For Windows 10 you no longer need to ‘safely remove hardware’
For nearly two decades now, the Windows user base has been divided into two main subgroups: those who “securely” pull out their USB storage drives before unplugging, and those who do not. Following a recent Microsoft support article on the subject, the former will have the opportunity to say, “Oh, thank God!” And next, a chance to say, “We told you so!” Windows 10 now uses a different default policy that requires you to safely remove the hardware process before unplugging the USB storage device.
“Windows defines two main principles, rapid removal and enhanced performance, which control how the system interacts with external storage devices such as USB thumb drives or Thunderbolt-enabled external drives. Starting with Windows 10 version 1809, the default policy is quick removal. The default policy in previous versions of Windows was better performance, “Microsoft wrote in a recent support article. “If you choose better performance, we recommend selecting Enable caching on device,” Microsoft added.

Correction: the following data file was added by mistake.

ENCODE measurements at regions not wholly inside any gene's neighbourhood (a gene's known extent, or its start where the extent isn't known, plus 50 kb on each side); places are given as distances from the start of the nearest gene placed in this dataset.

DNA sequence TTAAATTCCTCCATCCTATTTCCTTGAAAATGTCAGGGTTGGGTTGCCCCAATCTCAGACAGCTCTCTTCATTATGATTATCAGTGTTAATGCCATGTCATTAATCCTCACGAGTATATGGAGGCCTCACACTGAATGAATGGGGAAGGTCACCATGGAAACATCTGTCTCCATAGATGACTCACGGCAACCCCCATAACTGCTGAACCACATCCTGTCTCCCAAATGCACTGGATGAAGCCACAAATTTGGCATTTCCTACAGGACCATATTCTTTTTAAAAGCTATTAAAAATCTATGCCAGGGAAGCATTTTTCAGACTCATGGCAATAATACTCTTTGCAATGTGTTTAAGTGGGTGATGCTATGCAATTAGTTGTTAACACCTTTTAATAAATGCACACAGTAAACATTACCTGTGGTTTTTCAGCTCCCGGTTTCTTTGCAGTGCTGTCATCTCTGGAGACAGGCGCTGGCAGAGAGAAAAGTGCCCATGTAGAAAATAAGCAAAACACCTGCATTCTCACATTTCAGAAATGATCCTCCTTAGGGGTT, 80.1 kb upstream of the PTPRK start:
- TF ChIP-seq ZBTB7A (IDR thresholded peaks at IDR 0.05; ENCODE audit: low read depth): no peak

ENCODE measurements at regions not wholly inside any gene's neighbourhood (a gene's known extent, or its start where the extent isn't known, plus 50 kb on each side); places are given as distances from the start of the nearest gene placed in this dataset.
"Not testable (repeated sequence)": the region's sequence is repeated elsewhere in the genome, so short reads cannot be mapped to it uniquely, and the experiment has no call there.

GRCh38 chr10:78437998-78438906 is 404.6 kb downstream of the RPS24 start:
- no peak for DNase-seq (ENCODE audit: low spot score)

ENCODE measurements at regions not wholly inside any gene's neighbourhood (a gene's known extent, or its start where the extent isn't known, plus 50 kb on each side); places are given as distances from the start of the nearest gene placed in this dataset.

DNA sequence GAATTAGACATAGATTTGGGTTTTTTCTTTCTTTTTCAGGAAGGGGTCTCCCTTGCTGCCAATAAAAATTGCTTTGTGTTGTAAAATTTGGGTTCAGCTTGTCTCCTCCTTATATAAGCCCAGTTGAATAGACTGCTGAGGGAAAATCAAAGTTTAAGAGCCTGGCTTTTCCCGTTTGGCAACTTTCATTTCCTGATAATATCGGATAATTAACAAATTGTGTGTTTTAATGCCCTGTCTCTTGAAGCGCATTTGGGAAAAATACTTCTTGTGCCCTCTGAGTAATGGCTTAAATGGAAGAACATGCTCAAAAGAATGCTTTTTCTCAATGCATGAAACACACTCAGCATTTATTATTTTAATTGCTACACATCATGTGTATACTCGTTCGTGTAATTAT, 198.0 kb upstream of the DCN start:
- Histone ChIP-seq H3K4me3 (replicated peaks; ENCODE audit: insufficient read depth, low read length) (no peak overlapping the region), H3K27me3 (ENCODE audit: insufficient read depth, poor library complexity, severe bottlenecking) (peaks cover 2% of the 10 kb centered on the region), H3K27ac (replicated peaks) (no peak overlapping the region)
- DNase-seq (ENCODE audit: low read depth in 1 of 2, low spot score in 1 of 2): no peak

Two removal policy for external storage media
The Quick Removal Policy continues storage operations in such a way that USB storage devices can be safely unplugged at any time without the need for hardware processing. On the other hand, the Better Performance Policy ensures improved system performance. If enabled, it lets you write activities to an external USB drive in the Windows cache. However, to protect data integrity on the external device, it is necessary to use the hardware mechanism to safely remove it.
For those who are not aware of the need to safely remove hardware, this is a security procedure that is performed by the user before unplugging any USB storage device. This involves locating the Safely Remove Hardware icon in the taskbar, right-clicking it, and selecting the unplugged hardware. Windows Flash and external hard drives recommend the use of secure ejection processes to avoid data corruption. However, the method has been considered unnecessary or even annoying by many experienced Windows users in the past, resulting in a team that does not believe in getting devices out ‘safely’.
Inline Image courtesy: Microsoft
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